Wednesday, November 23, 2011

From this Chair…

By Cloann McNall

I am sorry to learn this week of the death of Aretha Chilton, 98, of Orofino.

She sold me my first and only Jaguar car for only $100 over 20 years ago. It’s a 1920’s model.

I still have the car and the things I like best about it are the low gas mileage and the fact I can replace the steering wheel or tires when they fall off with Elmer’s Glue.

It’s small enough to park in the guest bedroom above the garage. It has a beautiful wood-toned finish that hasn’t faded over the years. It’s about 15 inches in length and has movable parts.

This sturdy little car is here for the duration. Aretha, a retiree of the Clearwater National Forest, handcrafted it from wood from the Clearwater National Forest. I purchased three different models from her and chose the Jaguar for myself.

I remember I purchased a replica of the Walton’s 1930’s Chevy pickup for my son-in-law Darold Stanton and a 1927 Ford sedan for my Dad.

I received a letter last week from Bonnie Bessent in Yuma, AZ, where she winters. When I opened the letter and unfolded a page from the Nov. 13 Yuma Sun I was surprised to see a large photo of my nephew Kevin Wilkins, 51, standing in front of the Yuma City Hall.

The photo cutline read: “Kevin Wilkins is the city of Yuma’s new economic developer. Wilkins accepted the position in October, moving there from Colorado. He has made his home in the Colorado/Nebraska area all his life. As a young man Wilkins started his career in the newspaper business with his father the late Bryce Wilkins. He spent several years in the newspaper industry before focusing on his passion-economic development. In 1994 Wilkins sold his interest in the family newspaper and started his career in the field of economic development.”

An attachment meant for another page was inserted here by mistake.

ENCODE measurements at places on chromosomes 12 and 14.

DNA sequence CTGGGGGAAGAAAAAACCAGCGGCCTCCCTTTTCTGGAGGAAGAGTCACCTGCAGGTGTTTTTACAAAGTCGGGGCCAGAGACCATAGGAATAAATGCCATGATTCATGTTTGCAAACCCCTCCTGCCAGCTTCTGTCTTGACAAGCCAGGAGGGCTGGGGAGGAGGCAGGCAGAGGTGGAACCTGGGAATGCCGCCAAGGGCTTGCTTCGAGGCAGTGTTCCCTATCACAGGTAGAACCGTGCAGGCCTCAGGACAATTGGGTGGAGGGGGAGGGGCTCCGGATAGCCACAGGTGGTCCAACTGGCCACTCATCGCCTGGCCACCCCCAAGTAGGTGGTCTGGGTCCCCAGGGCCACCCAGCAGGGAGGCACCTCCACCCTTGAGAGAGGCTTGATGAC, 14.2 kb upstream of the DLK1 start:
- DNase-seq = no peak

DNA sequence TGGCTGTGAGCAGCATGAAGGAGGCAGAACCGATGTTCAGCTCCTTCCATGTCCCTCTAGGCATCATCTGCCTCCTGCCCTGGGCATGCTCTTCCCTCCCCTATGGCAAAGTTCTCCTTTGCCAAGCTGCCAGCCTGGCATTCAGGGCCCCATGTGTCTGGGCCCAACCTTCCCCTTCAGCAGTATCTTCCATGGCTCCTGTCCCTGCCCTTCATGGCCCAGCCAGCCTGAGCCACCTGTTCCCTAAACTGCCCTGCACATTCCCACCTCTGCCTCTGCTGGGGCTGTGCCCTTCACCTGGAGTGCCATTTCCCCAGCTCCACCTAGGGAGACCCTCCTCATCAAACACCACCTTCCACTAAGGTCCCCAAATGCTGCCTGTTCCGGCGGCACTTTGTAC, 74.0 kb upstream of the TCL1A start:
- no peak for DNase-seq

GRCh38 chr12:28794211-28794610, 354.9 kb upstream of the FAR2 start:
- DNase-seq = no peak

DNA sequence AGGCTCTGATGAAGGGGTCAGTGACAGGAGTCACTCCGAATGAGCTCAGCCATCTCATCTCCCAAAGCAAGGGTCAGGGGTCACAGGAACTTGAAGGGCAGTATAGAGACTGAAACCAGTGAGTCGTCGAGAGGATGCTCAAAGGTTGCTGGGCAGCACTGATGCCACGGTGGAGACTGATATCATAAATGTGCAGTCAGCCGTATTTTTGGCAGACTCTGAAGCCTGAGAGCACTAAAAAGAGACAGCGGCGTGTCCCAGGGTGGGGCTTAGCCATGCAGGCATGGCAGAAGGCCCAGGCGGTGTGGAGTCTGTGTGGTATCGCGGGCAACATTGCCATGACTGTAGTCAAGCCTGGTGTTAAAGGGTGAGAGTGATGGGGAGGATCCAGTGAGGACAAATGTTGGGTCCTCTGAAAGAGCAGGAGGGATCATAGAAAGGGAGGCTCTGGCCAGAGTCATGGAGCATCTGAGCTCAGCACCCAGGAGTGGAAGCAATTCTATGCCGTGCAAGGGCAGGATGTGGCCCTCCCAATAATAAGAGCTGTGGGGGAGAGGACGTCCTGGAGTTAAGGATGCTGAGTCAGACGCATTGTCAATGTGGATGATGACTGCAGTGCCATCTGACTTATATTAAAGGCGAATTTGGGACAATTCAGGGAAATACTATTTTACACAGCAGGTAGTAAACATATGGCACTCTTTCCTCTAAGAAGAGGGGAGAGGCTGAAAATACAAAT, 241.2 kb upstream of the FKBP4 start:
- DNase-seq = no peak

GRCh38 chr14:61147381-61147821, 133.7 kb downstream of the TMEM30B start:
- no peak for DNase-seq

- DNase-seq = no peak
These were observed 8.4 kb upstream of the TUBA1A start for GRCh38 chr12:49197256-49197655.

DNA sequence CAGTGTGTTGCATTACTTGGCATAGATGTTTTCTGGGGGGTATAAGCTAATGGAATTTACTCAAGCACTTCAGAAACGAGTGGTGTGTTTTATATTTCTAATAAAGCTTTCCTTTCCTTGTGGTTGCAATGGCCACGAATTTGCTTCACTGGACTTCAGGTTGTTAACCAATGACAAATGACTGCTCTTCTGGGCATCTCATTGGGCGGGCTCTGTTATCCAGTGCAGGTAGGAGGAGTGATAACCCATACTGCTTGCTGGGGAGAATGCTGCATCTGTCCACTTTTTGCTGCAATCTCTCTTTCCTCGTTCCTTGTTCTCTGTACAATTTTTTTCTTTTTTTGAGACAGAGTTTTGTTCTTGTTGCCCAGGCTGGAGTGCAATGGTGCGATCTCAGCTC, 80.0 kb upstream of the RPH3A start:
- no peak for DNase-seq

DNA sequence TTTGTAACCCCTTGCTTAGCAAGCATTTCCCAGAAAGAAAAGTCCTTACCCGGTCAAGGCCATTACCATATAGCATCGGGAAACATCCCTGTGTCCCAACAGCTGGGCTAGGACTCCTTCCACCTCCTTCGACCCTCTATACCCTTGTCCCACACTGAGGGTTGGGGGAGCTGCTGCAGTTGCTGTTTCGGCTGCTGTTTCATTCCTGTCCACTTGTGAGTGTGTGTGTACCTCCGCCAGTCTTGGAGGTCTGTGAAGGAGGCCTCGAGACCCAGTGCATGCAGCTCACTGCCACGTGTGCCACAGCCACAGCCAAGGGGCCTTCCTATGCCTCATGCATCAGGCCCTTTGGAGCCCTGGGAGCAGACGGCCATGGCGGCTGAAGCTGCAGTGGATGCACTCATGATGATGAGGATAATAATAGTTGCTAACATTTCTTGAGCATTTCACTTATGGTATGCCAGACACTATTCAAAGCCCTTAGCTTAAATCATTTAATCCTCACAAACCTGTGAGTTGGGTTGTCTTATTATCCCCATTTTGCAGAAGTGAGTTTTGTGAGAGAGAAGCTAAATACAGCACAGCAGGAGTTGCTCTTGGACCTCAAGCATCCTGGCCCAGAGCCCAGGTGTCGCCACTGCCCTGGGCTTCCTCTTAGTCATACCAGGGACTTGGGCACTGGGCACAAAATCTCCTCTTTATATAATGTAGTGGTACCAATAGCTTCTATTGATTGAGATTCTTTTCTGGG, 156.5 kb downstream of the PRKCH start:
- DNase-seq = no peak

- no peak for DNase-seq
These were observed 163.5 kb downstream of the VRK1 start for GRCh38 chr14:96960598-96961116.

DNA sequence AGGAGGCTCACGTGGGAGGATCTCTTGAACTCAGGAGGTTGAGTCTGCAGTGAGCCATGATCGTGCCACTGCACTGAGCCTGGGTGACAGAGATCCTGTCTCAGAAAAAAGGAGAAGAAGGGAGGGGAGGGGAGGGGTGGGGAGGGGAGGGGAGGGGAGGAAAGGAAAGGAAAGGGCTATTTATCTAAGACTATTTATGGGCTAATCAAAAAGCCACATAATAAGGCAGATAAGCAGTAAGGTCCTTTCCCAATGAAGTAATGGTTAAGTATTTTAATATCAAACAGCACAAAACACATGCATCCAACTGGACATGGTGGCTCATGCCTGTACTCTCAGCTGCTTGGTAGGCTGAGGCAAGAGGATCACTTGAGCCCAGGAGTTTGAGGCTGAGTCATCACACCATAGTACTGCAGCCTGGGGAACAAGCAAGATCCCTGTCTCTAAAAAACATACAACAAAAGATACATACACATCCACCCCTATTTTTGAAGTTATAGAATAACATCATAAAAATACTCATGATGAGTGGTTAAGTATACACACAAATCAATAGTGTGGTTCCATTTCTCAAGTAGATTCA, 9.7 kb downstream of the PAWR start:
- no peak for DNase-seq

Looking at the newspaper picture of Wilkins in a suit with his arms folded across his chest I recall seeing him as a newborn at the Hugo, CO hospital. I lived next door to him until he was three-years-old but have kept in close contact with him down through the years.

The Yuma Sun quotes the president and CEO of GYEDC as saying in part “…having him (Wilkins) will be an asset…it’s a real plus to have someone with his background. He brings a great deal of experience. And I’m already seeing the benefits of having Wilkins on board.”

His mother said “He loves it there.”

So what does his Aunt Cloann have to say about him? He was a sturdy blond kid with a keen sense of humor. He entertained the family as a youngster, mimicking Tiny Tim’s rendition of “Dancing through the Tulips” and doing the soft shoe dance to the song “Bo Jangle.”

Wilkins is married and the father of three daughters and six grandchildren. And an excellent chef, a tradition handed down through the family.

The Phantom and I hope to visit him in Yuma this winter.

Quote: It might not be opportunity you hear knocking—it could be one of your relatives.

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